North Dakota girl develops rare kidney disorder after she was infected with E. ...

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The parents of an eight-year-old girl say she is battling a rare kidney disease after swimming at a public pool.

Sadie Cameron, from Fargo, North Dakota, was having a fun day at the pool with her mother in July when, suddenly she started complaining that her stomach hurt and began vomiting.

She was rushed to see a doctor, who diagnosed her with an E. coli infection that she is believed to have contracted at the pool, reported Valley News Live.

Two days later, Sadie was only getting worse and was so hospitalized for dehydration.

It was then that doctors found that the infection had caused kidney damage, leaving Sadie dependent on dialysis and likely needing an organ transplant in the future.

Sadie Cameron, eight (pictured), from Fargo, North Dakota, was swimming at a public pool with her mother in July when she became sick

She visited a doctor who diagnosed her with a Shiga toxin-producing E. coli (STEC) infection, which she likely contracted from the pool. Pictured: Sadie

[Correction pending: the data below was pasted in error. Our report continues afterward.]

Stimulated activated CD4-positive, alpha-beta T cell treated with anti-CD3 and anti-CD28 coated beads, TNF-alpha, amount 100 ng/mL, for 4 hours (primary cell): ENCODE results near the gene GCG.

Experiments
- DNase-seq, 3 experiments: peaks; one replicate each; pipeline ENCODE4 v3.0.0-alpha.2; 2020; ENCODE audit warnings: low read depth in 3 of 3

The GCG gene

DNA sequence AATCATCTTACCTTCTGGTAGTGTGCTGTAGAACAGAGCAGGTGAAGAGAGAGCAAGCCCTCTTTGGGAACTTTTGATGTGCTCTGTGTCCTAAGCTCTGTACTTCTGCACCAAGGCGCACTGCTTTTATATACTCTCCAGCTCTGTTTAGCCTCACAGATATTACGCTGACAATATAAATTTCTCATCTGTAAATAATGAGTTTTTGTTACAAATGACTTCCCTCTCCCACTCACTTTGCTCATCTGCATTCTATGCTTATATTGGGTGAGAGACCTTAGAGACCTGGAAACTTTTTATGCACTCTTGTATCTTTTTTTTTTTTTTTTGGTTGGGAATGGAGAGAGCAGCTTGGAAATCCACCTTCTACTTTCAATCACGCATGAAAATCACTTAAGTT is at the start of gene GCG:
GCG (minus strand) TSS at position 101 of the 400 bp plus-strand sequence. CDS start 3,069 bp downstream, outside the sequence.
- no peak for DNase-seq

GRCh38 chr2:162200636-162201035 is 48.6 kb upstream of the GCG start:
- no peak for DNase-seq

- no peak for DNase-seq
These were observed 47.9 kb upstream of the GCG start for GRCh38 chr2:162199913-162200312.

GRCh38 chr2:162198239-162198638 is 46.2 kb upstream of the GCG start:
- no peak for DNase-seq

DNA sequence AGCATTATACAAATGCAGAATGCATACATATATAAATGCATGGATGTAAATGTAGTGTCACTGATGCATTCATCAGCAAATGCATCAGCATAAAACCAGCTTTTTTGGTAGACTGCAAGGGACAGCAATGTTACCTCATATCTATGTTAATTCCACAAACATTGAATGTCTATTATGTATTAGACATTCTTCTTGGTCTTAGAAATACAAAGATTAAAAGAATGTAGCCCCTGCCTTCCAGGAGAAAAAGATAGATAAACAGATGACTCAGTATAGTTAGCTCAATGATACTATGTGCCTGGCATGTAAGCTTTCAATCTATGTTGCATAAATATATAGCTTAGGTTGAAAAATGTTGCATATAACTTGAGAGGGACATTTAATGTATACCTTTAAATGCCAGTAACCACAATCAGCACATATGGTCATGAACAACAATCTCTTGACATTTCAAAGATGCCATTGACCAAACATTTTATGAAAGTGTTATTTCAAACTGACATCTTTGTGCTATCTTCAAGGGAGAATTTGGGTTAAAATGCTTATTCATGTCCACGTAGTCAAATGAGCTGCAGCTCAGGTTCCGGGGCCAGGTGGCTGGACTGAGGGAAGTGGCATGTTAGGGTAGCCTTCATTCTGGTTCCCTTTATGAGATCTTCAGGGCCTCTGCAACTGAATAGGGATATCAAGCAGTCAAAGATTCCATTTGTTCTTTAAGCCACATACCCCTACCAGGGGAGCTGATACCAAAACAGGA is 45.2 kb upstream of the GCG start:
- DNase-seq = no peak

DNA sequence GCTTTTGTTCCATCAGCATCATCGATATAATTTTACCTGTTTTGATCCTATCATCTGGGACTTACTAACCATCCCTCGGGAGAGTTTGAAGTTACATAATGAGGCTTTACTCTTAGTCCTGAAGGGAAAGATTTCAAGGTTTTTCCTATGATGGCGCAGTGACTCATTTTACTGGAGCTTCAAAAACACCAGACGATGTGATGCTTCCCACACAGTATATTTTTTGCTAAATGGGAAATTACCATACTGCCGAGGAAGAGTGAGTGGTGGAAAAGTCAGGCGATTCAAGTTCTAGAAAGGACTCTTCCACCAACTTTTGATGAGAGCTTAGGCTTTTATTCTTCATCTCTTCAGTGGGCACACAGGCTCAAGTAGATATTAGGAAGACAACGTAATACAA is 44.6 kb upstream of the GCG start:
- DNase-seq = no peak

Sadie Cameron, eight (left and right), from Fargo, North Dakota, was swimming at a public pool with her mother in July when she became sick. She visited a doctor who diagnosed her with a Shiga toxin-producing E. coli (STEC) infection, which she likely contracted from the pool

Two days later, on July 19, Sadie was hospitalized at Sanford Medical Center in Fargo after she showed no signs of improving. Pictured: Sadie (left) with her sister Callie (center) and her mother Katie (right) during dialysis

Two days later, on July 19, Sadie was hospitalized at Sanford Medical Center in Fargo after she showed no signs of improving. Pictured: Sadie (left) with her sister Callie (center) and her mother Katie (right) during dialysis

After her first symptoms appeared, on July 17, Sadie was taken to see a doctor, who diagnosed her with a Shiga toxin-producing E. coli (STEC) infection.

These infections come from E. coli (Escherichia coli), which are bacteria that generally live in the intestines of healthy people and animals.  

Most strains are harmless but a few produce a powerful toxin, called Shiga toxin, which damages the lining of the small intestine.

Infections occur when people come into contact with the feces of humans or animals or eating contaminated food or drinking contaminated water.

Doctors told Sadie's parents that she had likely contracted E. coli while she was at the public swimming pool.

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